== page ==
Go Wild!

An African photo safari is a dream come true for wildlife photographers. Not all wildlife photographers, however, have the time or the funds to make that dream come true. Still following their love for wildlife photography, photographers who can’t make the trek to Africa enjoy photographing at wildlife parks. With some creative composition techniques and digital darkroom skills, these captive-animal photos can look as though they were taken on safari. Let’s take a look at a few creative options.


I created the opening image (above) for this column from the photograph below (basically, a snapshot), which I took at Fossil Rim Wildlife Center in Glen Rose, Texas. You can tell it was taken in a wildlife park because you can see the telephone pole and telephone wires in the background. Also, the green grass doesn’t give the feeling that the photograph was taken in Africa.

My first step was to crop the image. By cropping out the boring parts of the photo, I created an image with more impact, and I like images with impact. Next, I cloned out the telephone pole and wires.

The light isn’t always ideal when shooting in wildlife parks, which usually open well after sunrise and close before sunset. On an African safari, you’re up before dawn and stay out until dark. My photograph has fairly strong backlight, so some of the details on the giraffes were lost in the shadows. To fix that, I used the Detail Extractor filter in Nik Color Efex Pro, a Lightroom/Photoshop plug-in (above). When using Detail Extractor, you can control the amount of detail you want to extract. Don’t overdo it, or the shadow areas of your photograph will look pixelated.

When we remove some of the color from a scene, we remove some of the reality, which can result in a more creative image, an image with a different mood or feeling. To remove the true color of the scene, and to create an image that looks as though it was taken on an African safari in the time of Hemingway, I used a Yellow 2 filter and Image Border Type 7 in Nik Silver Efex Pro (above).


In most wildlife parks, some of the animals are behind wire fences, which was the case when I photographed these cheetahs at Fossil Rim. However, you can’t tell, because I photographed the animals with a telephoto lens (Canon EF 200-400mm IS at the 400mm setting) set at a wide aperture (ƒ/5.6), and held the lens very close to an opening in the fence. At that position, the fence was so out of focus, it disappeared—in the foreground.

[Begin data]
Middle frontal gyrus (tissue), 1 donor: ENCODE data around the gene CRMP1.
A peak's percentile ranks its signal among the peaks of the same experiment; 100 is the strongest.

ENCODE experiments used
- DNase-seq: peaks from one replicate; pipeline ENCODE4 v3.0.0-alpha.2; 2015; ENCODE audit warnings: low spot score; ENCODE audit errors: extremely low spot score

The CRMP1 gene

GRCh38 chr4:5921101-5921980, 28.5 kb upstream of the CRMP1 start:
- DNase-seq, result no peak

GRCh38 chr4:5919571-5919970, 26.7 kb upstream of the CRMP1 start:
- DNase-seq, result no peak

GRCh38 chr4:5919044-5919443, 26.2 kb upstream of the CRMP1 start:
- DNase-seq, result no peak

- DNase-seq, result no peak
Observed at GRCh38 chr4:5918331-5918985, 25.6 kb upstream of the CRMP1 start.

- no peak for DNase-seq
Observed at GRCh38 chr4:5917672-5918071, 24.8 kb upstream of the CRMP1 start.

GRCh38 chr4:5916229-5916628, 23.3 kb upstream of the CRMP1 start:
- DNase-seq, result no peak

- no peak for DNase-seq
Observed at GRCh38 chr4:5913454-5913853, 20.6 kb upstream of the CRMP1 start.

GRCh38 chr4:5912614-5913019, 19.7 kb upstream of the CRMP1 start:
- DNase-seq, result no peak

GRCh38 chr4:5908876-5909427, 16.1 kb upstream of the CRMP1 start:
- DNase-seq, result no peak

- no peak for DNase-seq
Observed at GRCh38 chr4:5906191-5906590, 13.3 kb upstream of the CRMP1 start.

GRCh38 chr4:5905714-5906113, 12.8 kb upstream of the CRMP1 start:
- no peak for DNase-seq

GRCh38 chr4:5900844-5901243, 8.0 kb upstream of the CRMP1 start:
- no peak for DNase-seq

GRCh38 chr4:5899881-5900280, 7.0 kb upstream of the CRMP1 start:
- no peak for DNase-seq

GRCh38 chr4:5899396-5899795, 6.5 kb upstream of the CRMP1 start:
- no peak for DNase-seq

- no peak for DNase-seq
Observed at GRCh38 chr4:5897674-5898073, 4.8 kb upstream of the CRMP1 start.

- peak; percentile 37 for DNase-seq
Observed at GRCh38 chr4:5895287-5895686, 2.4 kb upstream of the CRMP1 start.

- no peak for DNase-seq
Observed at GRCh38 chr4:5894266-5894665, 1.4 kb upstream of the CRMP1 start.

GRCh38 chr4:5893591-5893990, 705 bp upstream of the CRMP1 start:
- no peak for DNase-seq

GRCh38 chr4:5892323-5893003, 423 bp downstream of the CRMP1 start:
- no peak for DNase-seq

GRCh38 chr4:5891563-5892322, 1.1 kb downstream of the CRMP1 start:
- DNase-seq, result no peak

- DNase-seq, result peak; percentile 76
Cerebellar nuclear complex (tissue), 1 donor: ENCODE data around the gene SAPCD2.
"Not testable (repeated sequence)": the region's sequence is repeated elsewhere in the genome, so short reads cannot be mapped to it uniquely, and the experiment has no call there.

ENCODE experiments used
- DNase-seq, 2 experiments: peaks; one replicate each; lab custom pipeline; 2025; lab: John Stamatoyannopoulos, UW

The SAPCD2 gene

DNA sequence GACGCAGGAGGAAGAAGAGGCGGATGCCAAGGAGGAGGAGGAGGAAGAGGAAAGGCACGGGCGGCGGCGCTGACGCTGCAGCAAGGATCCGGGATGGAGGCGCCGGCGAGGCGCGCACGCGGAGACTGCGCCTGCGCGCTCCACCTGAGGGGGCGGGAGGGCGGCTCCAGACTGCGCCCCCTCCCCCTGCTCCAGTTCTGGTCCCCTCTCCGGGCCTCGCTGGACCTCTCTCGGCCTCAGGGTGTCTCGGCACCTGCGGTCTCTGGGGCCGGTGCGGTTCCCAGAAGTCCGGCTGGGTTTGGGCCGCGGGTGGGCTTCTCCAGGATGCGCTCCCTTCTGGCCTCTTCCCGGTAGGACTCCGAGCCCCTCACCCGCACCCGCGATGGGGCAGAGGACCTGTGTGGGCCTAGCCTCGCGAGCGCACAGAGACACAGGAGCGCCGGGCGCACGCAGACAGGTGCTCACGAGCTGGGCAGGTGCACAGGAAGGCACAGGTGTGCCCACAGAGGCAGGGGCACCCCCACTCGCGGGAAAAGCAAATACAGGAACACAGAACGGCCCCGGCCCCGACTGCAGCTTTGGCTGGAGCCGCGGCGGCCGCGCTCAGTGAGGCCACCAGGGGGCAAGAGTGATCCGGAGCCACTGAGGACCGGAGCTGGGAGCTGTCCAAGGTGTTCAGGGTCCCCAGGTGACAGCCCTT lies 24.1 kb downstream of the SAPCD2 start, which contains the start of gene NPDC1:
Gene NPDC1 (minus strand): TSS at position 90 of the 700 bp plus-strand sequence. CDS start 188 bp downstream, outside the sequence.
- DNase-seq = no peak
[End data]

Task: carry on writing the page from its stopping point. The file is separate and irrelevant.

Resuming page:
Here’s a portion of my original image (right). Although the fence was blurred in the foreground, you can see the lines created by the chain-link fence in the background. To blur the fence in the background, I used Photoshop’s Blur Tool on that part of the image. You can do that in Lightroom, too. Next, to add a soft touch to the entire image, again removing some of the reality, I used the Duplex filter. Finally, I used the Darken/Lighten Center filter in Nik Color Efex Pro to darken the edges of the frame, which draws more interest to the main subjects.

My guess is that if I didn’t tell you, you’d think this photograph (below) was taken on one of my African photo safari workshops. Truth is, I made the image, a composite, on one of my Fossil Rim photo workshops.


Here are the two images (below) from which I made my composite. Basically, I cut and pasted the animal (the same animal, by the way) from one image into another. After a bit of cloning (to remove the wires in the background) and resizing (I used Photoshop’s Edit > Transform > Scale adjustment to shrink the animal that’s looking away from the camera), I had a more interesting photograph, but a photograph with boring color.

To add an African sunset look to the image, I used the Orange Graduated filter in Nik Color Efex Pro and then applied the Darken/Lighten Center filter (below). That filter combination created a natural-looking sunset because, as with a real sunset, the light gradually darkens from where the sun is setting.

Well, my friends, I hope you can make it to Africa someday, but if you can’t, you can still have a ton of fun photographing in wildlife parks and processing your images at home.

Rick Sammon is a longtime friend of this magazine. See more of his work at ricksammon.com.

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